Virginia primary elections: a mixed result for workers
Perriello and Northam shake hands at a Virginia gubernatorial debate. AP photo

On Tuesday, June 13, Virginia held primary elections for the positions of Governor, Lieutenant Governor, State Attorney General and the 100-member House of Delegates, which is the lower house of the General Assembly, or state legislature. There were interesting races involving both Democratic and Republican candidates.

It wasn’t a good day for progressives in the state who were hoping that former Rep. Tom Perriello would win (the current Democratic Governor Terry McAuliffe is not allowed to succeed himself).   Instead of Perriello, incumbent Lieutenant Governor Ralph Northam, an Army veteran and moderate democrat, defeated Perriello by 303,846 votes to 239,505, according to unofficial reports.

Perriello had jumped into the race at the beginning of the year and ran an aggressive campaign that could tout the support of Senator Bernie Sanders.

Northam had the backing of Virginia’s Democratic establishment.   He was supported by Virginia’s two U.S. senators (both of whom are Democrats), all four Democratic members of the U.S. House of Representatives and almost all of the Democratic members of the General Assembly, plus a cash-filled bank account that spent millions on TV ads to blunt Perriello.

The Northam campaign didn’t let Perriello outflank them on the left. They pivoted and doubled down on their attacks on Trump. This is out of character for Northam, Virginia’s current lieutenant governor, who comes across as a mild mannered patrician who admitted he voted for George W. Bush for president in 2000 and 2004.

Northam went after Donald Trump with unexpected fervor as he watched Perriello scoring points attacking Trump early in the campaign. Northam called Trump a “narcissistic maniac” during the race. Perriello tried to attract African-American votes by featuring former President Barack Obama in his campaign commercials. But Northam did better than expected with African-American voters and he worked hard behind the scenes to keep Obama out of the race. He went so far as to call former Attorney General Eric Holder, noting that he supported Obama in 2008 and 2012.

Perriello carried his home territory in southeastern Virginia plus a middle portion of Virginia running from the North Carolina to the Maryland borders. That wasn’t enough to stop Northam who carried voter rich areas in northern Virginia, the metropolitan area of the state capital, Richmond, and the Tidewater area in the far Southeast by wide margins. The race had been viewed as coming down to the wire, but Northam ended up winning by a margin of 12 percentage points. Northam’s endorsement by the Washington Post could have tipped the race in his favor. Perriello’s internal polls showed his numbers dropping quickly after the Post endorsement editorial was published.

In November, Northam will take on Republican candidate Ed Gillespie, a former chairman of the Republican National Committee, who eked out a tiny margin of victory over Corey Stewart, a far right winger who is the chairman of the Prince William County Board of Supervisors in Northern Virginia. A recount is possible in the Republican gubernatorial primary because the vote margin between Gillespie and Stewart was only 1 percent.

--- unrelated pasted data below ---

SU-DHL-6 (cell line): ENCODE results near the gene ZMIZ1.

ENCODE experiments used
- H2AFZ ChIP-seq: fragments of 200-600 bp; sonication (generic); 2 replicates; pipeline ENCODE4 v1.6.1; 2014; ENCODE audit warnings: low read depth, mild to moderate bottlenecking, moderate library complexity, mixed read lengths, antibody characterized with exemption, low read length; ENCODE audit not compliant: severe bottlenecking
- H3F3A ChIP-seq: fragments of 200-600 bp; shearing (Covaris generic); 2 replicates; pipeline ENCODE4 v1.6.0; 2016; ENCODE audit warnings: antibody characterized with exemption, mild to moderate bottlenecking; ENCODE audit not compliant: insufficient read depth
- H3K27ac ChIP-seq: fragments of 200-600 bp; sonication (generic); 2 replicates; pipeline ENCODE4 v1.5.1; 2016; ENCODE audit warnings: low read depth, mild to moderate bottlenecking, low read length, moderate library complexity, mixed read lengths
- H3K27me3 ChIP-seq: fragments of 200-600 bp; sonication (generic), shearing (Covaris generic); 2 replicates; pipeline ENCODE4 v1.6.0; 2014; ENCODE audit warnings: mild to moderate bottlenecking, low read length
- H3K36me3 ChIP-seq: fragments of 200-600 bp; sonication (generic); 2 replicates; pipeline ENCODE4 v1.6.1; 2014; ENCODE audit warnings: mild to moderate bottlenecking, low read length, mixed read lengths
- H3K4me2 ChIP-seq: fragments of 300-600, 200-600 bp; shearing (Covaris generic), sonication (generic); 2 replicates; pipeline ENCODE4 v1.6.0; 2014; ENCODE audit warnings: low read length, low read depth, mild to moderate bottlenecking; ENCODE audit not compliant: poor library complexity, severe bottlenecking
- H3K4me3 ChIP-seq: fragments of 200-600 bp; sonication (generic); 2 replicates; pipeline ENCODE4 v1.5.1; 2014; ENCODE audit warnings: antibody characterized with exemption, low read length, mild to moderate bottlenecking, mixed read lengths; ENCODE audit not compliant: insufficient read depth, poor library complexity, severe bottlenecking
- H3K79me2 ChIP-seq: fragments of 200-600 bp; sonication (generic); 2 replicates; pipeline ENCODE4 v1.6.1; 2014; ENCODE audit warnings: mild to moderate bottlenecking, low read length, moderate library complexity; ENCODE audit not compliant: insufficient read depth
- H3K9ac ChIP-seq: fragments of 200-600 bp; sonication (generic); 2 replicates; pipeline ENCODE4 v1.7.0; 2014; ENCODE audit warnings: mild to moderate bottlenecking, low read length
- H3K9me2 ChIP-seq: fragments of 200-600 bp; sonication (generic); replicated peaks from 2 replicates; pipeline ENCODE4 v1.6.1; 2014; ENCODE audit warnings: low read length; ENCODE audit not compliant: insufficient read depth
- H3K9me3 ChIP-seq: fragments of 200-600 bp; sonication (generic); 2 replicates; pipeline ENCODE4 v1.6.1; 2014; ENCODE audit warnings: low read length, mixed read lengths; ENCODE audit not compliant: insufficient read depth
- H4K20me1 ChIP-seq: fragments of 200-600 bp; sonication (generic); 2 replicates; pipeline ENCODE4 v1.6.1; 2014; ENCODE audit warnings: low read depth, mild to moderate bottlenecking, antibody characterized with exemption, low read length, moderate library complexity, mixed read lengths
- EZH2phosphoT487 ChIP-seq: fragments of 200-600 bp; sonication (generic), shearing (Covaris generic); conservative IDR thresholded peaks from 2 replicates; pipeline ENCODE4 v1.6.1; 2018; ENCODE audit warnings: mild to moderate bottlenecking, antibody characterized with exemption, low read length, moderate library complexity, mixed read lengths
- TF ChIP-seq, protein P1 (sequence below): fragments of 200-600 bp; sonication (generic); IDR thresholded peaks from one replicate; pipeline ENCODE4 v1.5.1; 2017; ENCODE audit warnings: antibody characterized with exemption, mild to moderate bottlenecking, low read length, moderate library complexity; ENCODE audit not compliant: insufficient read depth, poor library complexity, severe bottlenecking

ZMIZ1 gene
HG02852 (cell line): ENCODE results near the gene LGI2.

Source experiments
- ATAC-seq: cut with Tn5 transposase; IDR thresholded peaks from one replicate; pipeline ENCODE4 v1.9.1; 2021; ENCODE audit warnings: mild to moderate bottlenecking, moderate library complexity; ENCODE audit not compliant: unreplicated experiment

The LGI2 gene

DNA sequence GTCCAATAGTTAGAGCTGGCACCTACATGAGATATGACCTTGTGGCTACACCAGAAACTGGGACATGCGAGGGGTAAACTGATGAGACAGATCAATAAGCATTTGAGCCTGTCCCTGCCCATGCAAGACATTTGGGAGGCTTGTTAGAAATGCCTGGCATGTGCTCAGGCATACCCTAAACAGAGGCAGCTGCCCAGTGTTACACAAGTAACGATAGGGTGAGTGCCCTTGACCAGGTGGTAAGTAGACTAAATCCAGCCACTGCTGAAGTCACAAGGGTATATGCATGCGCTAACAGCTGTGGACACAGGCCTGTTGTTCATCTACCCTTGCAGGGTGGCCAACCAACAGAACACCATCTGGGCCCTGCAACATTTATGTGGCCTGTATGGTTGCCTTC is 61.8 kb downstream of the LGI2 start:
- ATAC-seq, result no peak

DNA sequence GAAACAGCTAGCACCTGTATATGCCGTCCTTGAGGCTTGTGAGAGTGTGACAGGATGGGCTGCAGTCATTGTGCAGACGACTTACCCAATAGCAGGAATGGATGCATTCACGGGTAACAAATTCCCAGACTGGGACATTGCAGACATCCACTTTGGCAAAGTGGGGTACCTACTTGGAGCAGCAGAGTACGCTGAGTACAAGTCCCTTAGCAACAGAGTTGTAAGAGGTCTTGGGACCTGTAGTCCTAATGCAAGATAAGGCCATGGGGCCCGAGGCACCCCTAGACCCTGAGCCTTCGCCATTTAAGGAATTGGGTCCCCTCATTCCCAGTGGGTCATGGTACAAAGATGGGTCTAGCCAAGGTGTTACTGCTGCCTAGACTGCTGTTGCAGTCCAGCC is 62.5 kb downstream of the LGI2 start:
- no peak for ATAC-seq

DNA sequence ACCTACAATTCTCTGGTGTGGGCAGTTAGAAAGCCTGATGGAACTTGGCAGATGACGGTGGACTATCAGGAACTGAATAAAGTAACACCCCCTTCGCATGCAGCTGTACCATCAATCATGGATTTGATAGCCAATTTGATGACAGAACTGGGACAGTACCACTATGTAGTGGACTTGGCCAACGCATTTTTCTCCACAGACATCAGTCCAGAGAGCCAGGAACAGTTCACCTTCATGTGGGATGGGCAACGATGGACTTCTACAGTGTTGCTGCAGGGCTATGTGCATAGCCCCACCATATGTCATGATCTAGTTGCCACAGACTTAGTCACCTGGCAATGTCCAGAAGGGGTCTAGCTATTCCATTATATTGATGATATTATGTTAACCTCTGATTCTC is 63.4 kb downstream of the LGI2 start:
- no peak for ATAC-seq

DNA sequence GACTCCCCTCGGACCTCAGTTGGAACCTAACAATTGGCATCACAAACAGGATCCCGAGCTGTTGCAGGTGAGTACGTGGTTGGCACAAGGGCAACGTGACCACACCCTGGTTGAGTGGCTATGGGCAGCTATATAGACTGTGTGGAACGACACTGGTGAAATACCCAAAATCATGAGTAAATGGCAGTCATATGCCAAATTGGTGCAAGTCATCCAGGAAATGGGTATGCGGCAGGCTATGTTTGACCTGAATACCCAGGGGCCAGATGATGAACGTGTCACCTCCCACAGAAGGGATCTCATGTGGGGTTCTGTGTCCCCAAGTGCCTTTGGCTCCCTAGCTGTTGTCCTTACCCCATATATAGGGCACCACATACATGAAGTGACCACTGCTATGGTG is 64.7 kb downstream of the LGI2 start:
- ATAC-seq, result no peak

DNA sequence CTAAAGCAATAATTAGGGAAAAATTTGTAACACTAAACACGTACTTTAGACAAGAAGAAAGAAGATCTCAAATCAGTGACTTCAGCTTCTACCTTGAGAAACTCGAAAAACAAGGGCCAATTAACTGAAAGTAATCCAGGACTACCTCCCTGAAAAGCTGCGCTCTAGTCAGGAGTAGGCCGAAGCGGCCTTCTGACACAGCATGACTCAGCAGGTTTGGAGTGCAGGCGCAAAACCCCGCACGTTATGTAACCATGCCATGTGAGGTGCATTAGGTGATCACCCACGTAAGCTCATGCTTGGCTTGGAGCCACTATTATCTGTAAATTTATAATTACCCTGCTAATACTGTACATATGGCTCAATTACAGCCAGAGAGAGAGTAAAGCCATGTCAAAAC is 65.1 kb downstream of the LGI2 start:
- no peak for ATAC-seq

Gillespie ran as an establishment Republican while Stewart mimicked Trump by railing against immigrants, political correctness, and the removal of Civil War era statues of Confederate heroes. Stewart beat Gillespie in many rural counties. Gillespie did better in cities and suburban areas.

Democrats nominated an African-American former federal prosecutor, Justin Fairfax, as their candidate for lieutenant governor. Fairfax defeated Susan Platt, who campaigned against Trump and expressed her support for the removal of the Confederate monuments. Progressive Democratic Attorney General Mark Herring ran unopposed.   In November Fairfax will face the Republican candidate, State Senator Jill Vogel, who squeaked by Bryce Reeves.

What does this mean for progressives? Virginia Democrats are energized. Primary turnout of Democratic Party voters increased significantly. For now the Democratic gubernatorial nominee, Northam, appears to have the advantage. Governor McAuliffe’s stock went up due to his backing of Northam. Could McAuliffe run for president in 2018? Wait and see. U.S. Senator Tim Kaine might be breathing easier as 2018 approaches, when he is up for re-election.

The Republicans have to be re-evaluating. Gillespie was expected to win by 20 percentage points. He was almost taken out by an extreme right wing candidate, however. Remember Eric Cantor, the major Republican establishment Congressman and House majority leader who was taken out by a similar right wing extremist, David Bratt, in the 2014 elections?

 


CONTRIBUTOR

Art Cook
Art Cook

Art Cook has lived most of his life in southern Virginia. He likes to write about the events he comes across near where he lives. Art is interested in civil rights and the Labor movement. He loves a good barbecue sandwich and a glass of iced tea to wash it down.

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